It was an old photo, the original sharp black and white tones worn down into the same muddy gray as television static.

The young man, David Dearlove, sits against a brick wall, his legs spread on the grass, dark eyes on the camera, mouth hinged half-open in a grimace. The baby, Paul Booth, pudgy and blond, is propped against his right leg, his little feet in heavy socks and buckle shoes. A hand pinching his nose hides his face save for the eyes.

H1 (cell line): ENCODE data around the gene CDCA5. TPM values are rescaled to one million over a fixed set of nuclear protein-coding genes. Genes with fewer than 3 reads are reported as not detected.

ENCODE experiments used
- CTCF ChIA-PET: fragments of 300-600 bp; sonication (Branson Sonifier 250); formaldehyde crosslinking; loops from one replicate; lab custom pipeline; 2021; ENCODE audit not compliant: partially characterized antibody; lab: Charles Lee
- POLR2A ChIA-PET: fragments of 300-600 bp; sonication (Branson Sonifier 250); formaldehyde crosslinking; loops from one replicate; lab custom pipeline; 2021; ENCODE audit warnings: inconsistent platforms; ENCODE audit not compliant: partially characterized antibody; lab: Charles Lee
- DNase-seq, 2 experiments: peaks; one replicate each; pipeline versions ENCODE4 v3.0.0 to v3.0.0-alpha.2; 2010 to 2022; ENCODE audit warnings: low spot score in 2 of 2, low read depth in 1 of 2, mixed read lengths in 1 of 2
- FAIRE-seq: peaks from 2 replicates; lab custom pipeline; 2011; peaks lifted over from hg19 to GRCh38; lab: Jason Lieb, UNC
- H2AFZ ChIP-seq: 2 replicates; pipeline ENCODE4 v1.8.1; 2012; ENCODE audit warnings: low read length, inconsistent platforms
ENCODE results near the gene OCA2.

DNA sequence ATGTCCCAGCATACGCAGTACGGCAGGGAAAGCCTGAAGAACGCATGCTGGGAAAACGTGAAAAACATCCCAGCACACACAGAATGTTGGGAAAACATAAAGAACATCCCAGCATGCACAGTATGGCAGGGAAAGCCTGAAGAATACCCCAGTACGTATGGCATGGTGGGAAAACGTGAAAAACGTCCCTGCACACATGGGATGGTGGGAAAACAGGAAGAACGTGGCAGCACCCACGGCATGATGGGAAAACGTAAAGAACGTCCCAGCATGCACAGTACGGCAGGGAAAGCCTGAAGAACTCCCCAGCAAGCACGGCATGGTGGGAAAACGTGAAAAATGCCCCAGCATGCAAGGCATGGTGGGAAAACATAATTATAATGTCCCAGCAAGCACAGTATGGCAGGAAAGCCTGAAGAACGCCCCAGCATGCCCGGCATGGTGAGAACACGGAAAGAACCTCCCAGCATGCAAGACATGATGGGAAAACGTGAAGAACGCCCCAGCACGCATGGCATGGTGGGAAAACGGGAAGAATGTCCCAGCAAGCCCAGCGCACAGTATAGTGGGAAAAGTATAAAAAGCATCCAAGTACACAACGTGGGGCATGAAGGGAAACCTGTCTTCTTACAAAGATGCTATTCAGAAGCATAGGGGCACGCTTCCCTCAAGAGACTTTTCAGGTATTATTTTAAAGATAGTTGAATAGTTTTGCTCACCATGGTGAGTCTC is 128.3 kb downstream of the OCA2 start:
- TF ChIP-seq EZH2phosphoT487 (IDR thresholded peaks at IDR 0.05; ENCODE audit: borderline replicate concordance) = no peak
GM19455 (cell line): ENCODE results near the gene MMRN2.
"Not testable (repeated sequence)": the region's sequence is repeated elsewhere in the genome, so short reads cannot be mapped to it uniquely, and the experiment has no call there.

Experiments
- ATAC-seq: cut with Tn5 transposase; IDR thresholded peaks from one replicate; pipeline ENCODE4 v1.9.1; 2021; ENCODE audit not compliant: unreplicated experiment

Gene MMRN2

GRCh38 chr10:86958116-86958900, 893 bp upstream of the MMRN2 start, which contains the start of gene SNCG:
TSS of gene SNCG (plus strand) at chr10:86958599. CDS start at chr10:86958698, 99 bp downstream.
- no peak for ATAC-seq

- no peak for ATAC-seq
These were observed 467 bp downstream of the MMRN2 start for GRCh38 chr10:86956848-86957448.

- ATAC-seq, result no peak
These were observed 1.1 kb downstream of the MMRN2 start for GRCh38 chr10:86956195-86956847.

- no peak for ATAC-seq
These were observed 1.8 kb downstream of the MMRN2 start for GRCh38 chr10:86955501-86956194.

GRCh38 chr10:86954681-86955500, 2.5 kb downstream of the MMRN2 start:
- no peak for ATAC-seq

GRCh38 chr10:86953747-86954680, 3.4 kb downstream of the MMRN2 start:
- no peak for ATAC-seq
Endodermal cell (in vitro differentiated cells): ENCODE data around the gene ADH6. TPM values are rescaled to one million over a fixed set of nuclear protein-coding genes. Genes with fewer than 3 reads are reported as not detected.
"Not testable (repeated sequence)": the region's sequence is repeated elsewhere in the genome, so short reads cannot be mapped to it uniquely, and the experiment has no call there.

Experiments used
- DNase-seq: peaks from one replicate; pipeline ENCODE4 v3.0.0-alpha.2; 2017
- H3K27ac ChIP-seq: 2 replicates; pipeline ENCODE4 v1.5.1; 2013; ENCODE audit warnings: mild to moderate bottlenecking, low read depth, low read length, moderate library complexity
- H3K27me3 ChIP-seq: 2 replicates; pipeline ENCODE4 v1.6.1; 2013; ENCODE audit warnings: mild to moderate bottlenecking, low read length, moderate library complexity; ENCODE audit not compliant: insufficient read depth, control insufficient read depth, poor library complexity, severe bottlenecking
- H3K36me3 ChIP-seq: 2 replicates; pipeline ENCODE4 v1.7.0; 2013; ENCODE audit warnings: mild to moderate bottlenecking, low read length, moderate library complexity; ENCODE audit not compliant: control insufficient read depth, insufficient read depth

The picture, snapped in the working-class neighborhood of Haverton Hill in northeast England’s Stockton-on-Tees in 1968, was taken just weeks before the 19-month-old died violently in his home.

Nearly five decades later, when the same image floated up on Peter Booth’s Facebook feed in 2015, it kicked loose a rush of anger and memory tied to what the older Booth boy had seen when he was only 3 years old but never put…

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